Ultimately a likeable, if unadventurous, record that manages to recapture what was so great about past pop songs: a keen sense of melody and an ironic sense of humor.
The past five years have seen scores of post-punk revivalists come and go. Few, however, have chosen to reinterpret the poppier side of the genre's spectrum, preferring Joy Division's dirges to the sunnier sounds of, say, the Pet Shop Boys. It makes sense. The London duo and their club-bound kin infused their music with conga percussion, faux choirs and tinny horn sections. All are techniques which sound laughably dated. These are not generally sounds that we like to remember outside of '80s-themed bachelorette parties or the occasional shower karaoke.
This phenomenon can be traced throughout rock and roll. You'll always find more bands who list the Velvet Underground as an influence than the Mamas and the Papas. The Velvets are cooler because they were forgotten and inaccessible. It's easier to build on these underground sounds and repackage them for a new audience. Not so with tunes that are so unabashedly pop in the first place; not tunes that are still haunting our FM radios through the '80s Retro Drive Time Flashback Countdown with Barb and Doug.
Wouldn't it be simpler to just ape Gang of Four? Why would a modern indie-rock band want to associate with this fluff? And that's exactly what the Foxglove Hunt has done. It's right there on their MySpace page. Influences: Frankie Goes to Hollywood. How many bands are ready to admit to that? The nostalgia doesn't stop there. The band actually shipped out a promotional 3.5" floppy disc containing their lead single. Adorable.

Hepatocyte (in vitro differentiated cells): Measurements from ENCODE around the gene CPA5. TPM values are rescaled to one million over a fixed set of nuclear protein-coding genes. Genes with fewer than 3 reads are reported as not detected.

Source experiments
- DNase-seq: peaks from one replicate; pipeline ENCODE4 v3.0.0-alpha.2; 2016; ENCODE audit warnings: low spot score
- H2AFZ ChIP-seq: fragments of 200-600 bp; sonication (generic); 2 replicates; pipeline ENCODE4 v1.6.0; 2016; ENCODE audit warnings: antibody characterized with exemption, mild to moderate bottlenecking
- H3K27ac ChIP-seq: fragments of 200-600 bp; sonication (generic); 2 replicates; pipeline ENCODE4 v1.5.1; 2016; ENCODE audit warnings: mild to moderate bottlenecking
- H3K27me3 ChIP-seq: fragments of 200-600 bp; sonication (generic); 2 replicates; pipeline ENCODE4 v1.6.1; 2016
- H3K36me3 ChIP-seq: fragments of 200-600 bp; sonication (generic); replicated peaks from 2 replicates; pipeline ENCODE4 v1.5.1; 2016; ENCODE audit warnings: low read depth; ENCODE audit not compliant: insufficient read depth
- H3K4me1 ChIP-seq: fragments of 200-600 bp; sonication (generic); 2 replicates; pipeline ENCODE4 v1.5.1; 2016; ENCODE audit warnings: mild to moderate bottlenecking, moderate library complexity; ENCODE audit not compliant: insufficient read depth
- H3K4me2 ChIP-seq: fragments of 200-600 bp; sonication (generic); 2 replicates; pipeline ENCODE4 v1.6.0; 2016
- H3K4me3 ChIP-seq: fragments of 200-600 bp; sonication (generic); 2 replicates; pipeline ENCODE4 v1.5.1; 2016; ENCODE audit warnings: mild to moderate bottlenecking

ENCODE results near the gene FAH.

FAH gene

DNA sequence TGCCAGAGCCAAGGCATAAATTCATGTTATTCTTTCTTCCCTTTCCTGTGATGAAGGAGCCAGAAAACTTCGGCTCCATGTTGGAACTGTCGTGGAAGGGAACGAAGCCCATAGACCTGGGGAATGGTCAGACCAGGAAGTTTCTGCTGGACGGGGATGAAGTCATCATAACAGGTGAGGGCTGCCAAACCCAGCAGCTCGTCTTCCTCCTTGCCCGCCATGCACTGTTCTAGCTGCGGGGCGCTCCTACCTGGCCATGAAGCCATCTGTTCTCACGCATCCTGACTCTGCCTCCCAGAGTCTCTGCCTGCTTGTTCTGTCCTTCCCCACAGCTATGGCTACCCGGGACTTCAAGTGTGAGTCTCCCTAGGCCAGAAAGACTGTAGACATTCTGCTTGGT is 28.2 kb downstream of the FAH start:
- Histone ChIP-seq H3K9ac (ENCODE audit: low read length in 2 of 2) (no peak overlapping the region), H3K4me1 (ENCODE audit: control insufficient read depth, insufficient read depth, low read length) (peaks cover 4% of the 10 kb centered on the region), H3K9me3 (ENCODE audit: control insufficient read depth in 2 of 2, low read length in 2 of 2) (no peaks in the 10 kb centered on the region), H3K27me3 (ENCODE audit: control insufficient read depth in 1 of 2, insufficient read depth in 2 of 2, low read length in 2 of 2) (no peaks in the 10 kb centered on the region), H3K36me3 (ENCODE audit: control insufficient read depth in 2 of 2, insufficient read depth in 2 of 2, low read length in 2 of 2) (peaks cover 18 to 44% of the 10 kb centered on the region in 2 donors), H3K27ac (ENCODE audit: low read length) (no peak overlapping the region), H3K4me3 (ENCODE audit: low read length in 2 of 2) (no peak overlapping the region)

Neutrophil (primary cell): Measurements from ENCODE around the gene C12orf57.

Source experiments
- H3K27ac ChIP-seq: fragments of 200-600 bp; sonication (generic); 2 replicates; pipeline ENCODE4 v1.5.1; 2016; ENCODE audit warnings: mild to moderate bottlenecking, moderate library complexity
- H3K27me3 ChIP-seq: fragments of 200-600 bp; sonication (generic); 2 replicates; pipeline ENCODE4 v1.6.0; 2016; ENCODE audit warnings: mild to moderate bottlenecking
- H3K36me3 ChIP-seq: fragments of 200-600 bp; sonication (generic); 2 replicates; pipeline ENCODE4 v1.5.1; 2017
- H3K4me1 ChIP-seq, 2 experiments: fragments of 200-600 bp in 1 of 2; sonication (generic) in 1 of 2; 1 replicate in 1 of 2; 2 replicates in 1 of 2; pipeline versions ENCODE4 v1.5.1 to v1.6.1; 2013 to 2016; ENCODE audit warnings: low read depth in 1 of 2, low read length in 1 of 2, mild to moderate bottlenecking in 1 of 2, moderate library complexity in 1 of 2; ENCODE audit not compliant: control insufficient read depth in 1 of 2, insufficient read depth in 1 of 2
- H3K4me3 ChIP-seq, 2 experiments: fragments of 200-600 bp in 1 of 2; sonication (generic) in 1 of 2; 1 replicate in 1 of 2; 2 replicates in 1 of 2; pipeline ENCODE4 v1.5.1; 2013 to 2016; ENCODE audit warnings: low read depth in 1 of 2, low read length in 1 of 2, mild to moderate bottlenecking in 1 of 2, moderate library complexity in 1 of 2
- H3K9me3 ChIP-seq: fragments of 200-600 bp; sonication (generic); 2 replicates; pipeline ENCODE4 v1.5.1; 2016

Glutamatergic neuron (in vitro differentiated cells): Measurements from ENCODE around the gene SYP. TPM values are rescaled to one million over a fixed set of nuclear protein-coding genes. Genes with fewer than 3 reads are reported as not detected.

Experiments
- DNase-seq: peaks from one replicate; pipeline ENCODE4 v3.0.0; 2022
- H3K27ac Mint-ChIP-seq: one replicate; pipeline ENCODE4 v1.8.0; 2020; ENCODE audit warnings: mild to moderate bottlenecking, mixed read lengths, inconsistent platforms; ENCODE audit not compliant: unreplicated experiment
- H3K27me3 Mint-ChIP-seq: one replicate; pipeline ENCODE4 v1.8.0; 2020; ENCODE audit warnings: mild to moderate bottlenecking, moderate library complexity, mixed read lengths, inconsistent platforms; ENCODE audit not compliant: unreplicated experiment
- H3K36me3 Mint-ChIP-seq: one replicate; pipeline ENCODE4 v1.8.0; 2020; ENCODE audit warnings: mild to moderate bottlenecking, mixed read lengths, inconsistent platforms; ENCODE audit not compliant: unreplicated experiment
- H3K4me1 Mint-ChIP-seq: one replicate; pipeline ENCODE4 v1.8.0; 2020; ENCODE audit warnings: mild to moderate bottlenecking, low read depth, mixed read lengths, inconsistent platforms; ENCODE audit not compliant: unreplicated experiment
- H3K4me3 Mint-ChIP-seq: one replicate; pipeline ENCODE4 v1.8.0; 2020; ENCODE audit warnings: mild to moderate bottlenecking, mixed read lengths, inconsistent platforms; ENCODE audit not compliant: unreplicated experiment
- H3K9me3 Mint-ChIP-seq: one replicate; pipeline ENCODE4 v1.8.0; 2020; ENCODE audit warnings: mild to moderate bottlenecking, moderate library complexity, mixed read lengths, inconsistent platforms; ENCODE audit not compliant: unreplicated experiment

Rob Withem's breathy vocals, which somehow manage to sound piercing and gauzy at the same time, mesh perfectly with the band's synth-driven sound. His injured songbird voice lends an element of melancholy to otherwise ebullient songs. Withem also contributes fine guitarwork that doesn't sound too far removed from his output in the now-defunct Fine China.
Ronnie Martin contributes everything else, for better and for worse. He's honed his electro-pop sound for nearly two decades as Joy Electric. He has shown a steadfast dedication to pure, monophonic synth, refusing to incorporate drum machines or any other instrumentation into his songs, resulting in workmanlike machine pop. Joy Electric's clockwork melodies, while certainly poppy, evoke a methodical dedication. Here we find no such loyalty to his craft. He unleashes his fondness for the sonic palette of his favorite synth-pop touchstones. The uncharacteristically polyphonic bleeps and bloops gallop along in nostalgic abandon.
What saves Stop Heartbeat from being an '80s tribute album is Withem's ear for original melodies. The best ones rival "Melt With You" and "Take on Me", with unique chord progressions that stick. The album's finest track, "Business Casual", features everything corny about '80s synthpop, but by the time the awesome chorus is out of the gate, you'll be clapping along with the MIDI trumpets. "The Mayflower Compact", however, is an exercise in retro-fetishism that falls flat. The unoriginal synth riff overpowers everything else in the mix, reducing the tune to a sickly sweet morass.
Stop Heartbeat is ultimately a likeable, if unadventurous, record that manages to recapture what was so great about those new pop songs: a keen sense of melody and an ironic sense of humor. In the rare cases when those anthemic melodies are absent, the songs are rendered forgettable. Rob and Ronnie do not venture far beyond emulating their heroes. But you have to give them credit for having the guts to take on such un-hip source material. Foxglove Hunt pulls it off with panache.